The Queensland government says it will back a $373 million wind farm denied a loan by a federal government “hopelessly conflicted on renewable energy”.
Keith Pitt earlier this month used his ministerial veto power to stop a $280 million loan to the Kaban Green Power Hub for a 157 megawatt wind farm and 100 megawatt battery.
The Northern Australia Infrastructure Facility had recommended the far north Queensland project receive the financing.
Queensland Energy, Renewables and Hydrogen Minister Mick de Brenni says the state will invest $40 million in upgrading transmission lines to support the Kaban project.
The investment will help provide certainty because the federal government is “hopelessly conflicted” on renewable energy.
“The Morrison government turned their back on this project – rejecting the 250 jobs it will create for workers,” Mr de Brenni said in a statement on Friday.
“Federal Minister for Northern Australia Keith Pitt personally vetoed the NAIF loan in an attempt to block more renewable energy in Queensland.
“The Morrison government is hopelessly conflicted on renewable energy, even going so far as to ignore large-scale storage in the region to veto Kaban under the guises of dispatchability.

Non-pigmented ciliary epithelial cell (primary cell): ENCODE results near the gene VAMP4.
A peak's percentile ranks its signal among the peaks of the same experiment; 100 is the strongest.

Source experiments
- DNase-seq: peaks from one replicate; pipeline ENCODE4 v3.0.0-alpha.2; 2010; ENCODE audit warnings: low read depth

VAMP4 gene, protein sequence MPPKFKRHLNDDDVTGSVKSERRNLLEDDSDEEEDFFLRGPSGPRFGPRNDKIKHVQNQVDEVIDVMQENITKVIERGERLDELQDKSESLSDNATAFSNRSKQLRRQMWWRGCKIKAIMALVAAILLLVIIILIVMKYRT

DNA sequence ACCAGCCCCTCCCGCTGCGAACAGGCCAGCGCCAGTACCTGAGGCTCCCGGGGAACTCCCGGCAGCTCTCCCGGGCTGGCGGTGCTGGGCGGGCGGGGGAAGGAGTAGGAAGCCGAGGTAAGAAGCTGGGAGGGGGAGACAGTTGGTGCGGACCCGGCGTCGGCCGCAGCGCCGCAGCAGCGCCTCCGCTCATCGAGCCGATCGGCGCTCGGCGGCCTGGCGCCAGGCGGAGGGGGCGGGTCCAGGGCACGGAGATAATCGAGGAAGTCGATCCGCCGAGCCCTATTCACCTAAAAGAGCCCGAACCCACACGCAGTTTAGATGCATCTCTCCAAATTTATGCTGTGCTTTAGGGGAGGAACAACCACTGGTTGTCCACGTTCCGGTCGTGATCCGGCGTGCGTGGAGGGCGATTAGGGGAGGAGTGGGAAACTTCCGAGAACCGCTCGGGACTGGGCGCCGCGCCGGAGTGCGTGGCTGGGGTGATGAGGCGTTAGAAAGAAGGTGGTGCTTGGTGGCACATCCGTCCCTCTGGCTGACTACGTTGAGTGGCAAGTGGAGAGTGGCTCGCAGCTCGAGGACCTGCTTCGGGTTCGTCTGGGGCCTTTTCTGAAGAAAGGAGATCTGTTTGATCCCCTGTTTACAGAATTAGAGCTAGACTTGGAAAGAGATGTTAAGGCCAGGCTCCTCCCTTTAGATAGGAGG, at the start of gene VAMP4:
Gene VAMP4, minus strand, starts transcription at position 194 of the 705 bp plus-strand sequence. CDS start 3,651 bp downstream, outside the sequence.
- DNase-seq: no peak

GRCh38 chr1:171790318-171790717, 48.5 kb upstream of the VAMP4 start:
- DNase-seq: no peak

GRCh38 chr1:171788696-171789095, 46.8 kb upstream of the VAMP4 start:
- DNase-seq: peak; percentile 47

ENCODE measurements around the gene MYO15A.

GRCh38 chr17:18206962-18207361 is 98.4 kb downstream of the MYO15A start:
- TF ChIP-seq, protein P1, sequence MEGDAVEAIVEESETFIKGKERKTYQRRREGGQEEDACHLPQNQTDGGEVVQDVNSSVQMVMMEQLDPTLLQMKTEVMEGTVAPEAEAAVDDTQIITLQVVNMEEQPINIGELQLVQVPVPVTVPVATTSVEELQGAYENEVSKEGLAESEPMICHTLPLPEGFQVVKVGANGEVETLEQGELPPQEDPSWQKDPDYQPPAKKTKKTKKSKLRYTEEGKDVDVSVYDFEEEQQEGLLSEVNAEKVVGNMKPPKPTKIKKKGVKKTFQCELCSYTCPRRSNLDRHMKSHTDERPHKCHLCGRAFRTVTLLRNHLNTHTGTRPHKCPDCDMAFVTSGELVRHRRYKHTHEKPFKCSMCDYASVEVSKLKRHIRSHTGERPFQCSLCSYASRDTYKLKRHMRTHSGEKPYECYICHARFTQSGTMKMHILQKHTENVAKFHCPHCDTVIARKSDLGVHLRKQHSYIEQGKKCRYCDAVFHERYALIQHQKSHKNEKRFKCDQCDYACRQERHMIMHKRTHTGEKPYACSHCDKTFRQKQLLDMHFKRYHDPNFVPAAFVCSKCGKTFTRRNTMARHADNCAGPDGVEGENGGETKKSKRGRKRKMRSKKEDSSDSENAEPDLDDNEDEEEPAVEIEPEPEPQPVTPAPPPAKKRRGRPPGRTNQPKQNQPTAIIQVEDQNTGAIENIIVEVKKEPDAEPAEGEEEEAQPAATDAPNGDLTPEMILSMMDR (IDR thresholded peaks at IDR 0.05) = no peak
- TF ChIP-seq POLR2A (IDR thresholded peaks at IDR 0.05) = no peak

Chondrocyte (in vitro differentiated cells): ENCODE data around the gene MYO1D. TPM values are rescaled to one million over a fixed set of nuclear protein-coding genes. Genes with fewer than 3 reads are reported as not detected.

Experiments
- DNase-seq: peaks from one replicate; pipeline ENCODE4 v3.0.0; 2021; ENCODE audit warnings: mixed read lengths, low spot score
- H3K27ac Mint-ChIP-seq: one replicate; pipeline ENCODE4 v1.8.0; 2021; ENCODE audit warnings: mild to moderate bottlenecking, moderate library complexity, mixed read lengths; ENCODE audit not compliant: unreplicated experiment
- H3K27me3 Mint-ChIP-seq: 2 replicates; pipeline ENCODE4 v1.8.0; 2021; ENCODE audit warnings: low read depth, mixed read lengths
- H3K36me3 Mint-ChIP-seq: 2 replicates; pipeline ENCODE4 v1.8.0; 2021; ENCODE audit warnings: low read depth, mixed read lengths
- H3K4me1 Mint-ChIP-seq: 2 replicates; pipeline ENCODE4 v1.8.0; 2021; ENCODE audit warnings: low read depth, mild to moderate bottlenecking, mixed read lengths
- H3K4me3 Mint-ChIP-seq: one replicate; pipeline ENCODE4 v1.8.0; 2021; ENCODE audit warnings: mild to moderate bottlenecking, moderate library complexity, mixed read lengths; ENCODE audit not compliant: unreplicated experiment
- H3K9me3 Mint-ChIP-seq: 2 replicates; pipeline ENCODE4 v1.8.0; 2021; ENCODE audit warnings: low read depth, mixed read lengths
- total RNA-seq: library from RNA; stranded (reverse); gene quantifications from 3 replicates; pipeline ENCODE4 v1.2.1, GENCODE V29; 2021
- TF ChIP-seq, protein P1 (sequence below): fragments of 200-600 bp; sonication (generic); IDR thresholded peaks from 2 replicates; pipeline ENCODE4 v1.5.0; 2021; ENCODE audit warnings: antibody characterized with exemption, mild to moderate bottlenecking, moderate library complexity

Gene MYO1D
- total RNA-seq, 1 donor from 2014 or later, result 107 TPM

“Federal minister Keith Pitt’s veto announcement just doesn’t stack up.
“Only Labor at both state and federal levels offer energy policy certainty to investors, businesses and Queensland workers.”
Premier Annastacia Palaszczuk said the transmission line upgrades would open up the region to further renewable energy projects.
She also said that along with the Kidston Pumped Hydro Storage Project, the Kaban project keeps the state on track to get half its energy needs provided by renewables by 2030.
“Renewables create jobs and put downward pressure on power prices,” she said.
“That’s why backing our renewables sector is an important part of our economic recovery plan.
“We know that projects like this will create jobs and ease cost-of-living pressures for working families.”
Mr Pitt would not confirm when asked repeatedly if the loan would cover the battery, which would store wind-generated power so it could be dispatched when needed.
He would not say how much battery storage was needed for him to consider the project dispatchable.
“How big is the battery? Is it an AA battery, is it a very large battery, is it a small battery, does it run one house?”
The NAIF has previously loaned money for multiple energy projects, including gas, hydropower and a hybrid solar and gas plant.
The Kaban project has been put forward by Neoen, the company responsible for South Australia’s Hornsdale Power Reserve – the largest lithium-ion battery in the world.
Kaban has a power purchase agreement with Queensland government-owned CleanCo to support the state’s target of 50 per cent renewable electricity by 2030.